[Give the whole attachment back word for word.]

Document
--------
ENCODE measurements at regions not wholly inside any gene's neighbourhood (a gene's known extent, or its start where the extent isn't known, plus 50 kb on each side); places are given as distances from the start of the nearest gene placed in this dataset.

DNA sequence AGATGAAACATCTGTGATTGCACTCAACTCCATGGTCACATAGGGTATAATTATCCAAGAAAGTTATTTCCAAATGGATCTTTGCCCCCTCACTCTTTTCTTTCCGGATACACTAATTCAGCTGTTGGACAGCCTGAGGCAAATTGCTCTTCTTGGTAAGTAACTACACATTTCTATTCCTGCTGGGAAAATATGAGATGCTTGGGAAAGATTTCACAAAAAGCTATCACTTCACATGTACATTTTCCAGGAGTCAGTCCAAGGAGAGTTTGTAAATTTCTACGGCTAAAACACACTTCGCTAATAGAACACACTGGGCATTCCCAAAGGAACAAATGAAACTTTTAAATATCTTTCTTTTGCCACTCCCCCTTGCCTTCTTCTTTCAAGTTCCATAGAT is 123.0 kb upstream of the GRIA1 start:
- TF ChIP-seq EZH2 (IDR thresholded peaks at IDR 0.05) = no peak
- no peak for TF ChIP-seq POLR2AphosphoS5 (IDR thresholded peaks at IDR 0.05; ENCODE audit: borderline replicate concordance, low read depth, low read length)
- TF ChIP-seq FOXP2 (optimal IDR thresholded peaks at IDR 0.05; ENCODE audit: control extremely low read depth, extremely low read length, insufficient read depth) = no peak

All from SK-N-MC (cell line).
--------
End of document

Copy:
ENCODE measurements at regions not wholly inside any gene's neighbourhood (a gene's known extent, or its start where the extent isn't known, plus 50 kb on each side); places are given as distances from the start of the nearest gene placed in this dataset.

DNA sequence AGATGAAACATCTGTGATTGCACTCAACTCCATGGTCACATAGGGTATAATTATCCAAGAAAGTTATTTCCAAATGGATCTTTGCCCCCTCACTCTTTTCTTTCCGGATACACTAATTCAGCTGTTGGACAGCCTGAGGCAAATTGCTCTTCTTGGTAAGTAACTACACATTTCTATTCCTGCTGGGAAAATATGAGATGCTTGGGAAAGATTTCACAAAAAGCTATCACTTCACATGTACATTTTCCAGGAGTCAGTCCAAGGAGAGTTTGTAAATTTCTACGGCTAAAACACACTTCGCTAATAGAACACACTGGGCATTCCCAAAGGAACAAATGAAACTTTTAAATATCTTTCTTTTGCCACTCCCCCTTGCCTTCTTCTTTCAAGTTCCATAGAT is 123.0 kb upstream of the GRIA1 start:
- TF ChIP-seq EZH2 (IDR thresholded peaks at IDR 0.05) = no peak
- no peak for TF ChIP-seq POLR2AphosphoS5 (IDR thresholded peaks at IDR 0.05; ENCODE audit: borderline replicate concordance, low read depth, low read length)
- TF ChIP-seq FOXP2 (optimal IDR thresholded peaks at IDR 0.05; ENCODE audit: control extremely low read depth, extremely low read length, insufficient read depth) = no peak

All from SK-N-MC (cell line).